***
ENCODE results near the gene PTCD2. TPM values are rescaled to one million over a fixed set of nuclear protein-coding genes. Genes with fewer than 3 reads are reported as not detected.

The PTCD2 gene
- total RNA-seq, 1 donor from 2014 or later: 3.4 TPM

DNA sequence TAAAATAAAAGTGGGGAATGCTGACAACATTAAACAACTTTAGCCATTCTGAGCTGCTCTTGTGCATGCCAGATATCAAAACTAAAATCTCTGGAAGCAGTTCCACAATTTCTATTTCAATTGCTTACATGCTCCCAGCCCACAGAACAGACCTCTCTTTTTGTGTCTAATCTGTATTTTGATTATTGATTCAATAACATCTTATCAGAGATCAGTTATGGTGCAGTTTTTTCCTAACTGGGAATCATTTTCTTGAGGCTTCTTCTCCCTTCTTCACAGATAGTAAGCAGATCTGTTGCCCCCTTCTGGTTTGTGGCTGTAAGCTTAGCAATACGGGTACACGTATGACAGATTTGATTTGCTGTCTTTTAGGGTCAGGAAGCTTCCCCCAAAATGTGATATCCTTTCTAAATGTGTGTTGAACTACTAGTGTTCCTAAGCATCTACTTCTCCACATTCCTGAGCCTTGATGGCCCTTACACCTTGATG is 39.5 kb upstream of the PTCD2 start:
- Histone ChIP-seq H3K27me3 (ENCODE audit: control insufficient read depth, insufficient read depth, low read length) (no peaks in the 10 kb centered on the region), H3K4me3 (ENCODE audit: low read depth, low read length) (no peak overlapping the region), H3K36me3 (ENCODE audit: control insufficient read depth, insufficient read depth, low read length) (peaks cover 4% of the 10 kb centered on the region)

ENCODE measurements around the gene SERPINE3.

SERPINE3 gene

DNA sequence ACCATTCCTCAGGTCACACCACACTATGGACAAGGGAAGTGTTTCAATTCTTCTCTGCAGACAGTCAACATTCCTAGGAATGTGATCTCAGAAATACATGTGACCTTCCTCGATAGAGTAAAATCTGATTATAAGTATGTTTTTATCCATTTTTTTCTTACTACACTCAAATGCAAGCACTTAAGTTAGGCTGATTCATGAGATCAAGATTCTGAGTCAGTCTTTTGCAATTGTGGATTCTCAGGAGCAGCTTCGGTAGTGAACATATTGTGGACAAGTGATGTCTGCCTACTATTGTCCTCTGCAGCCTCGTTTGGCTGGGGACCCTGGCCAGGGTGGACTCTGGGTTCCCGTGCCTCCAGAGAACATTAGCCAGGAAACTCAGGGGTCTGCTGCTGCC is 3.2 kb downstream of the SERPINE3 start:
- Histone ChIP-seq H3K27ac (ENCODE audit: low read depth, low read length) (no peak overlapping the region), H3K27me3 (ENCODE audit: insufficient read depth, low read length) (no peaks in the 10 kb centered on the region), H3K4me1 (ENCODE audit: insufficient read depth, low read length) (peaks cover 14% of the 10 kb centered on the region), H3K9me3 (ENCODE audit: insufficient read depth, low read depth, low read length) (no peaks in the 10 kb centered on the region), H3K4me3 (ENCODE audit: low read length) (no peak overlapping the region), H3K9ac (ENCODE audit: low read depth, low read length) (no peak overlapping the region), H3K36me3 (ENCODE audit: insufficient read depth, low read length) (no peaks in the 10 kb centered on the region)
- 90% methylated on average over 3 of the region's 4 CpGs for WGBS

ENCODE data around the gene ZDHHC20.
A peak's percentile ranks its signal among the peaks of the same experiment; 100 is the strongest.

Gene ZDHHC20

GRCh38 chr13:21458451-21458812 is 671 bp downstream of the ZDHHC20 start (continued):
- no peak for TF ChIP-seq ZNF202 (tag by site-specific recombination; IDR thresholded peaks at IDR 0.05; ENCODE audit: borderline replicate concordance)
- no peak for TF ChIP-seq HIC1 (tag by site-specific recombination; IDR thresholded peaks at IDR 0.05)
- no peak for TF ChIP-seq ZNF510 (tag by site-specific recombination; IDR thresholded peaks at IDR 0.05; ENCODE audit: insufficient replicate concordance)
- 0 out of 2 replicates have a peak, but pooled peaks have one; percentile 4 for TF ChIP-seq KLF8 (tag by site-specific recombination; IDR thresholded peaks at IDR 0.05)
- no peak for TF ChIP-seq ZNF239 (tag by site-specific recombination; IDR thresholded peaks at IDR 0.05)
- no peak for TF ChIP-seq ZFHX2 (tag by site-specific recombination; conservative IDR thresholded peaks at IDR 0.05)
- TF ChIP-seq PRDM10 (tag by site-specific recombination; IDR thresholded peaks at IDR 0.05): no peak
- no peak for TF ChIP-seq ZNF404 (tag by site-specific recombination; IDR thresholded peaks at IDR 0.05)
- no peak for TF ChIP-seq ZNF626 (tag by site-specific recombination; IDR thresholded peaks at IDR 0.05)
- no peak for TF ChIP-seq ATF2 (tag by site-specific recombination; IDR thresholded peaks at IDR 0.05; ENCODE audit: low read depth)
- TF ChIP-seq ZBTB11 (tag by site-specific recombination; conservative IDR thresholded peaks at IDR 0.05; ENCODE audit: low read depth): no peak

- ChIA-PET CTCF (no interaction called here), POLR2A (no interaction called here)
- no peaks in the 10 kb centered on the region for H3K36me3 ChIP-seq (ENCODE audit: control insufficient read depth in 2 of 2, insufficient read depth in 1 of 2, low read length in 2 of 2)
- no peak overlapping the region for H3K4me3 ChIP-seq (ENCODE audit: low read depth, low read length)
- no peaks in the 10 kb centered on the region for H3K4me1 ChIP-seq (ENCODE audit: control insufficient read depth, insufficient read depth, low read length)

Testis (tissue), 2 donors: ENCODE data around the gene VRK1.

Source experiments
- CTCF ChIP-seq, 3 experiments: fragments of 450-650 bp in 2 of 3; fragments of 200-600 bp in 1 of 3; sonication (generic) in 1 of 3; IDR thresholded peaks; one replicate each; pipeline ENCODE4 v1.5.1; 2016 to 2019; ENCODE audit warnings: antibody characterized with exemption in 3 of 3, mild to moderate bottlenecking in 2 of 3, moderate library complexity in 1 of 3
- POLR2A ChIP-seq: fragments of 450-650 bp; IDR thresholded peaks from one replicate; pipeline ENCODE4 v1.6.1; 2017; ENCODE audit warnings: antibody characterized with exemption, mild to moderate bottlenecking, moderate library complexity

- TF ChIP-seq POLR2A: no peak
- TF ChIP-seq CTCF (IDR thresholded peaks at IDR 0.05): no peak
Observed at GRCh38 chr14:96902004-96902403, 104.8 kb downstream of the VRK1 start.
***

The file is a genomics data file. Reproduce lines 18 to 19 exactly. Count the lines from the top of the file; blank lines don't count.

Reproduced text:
- 0 out of 2 replicates have a peak, but pooled peaks have one; percentile 4 for TF ChIP-seq KLF8 (tag by site-specific recombination; IDR thresholded peaks at IDR 0.05)
- no peak for TF ChIP-seq ZNF239 (tag by site-specific recombination; IDR thresholded peaks at IDR 0.05)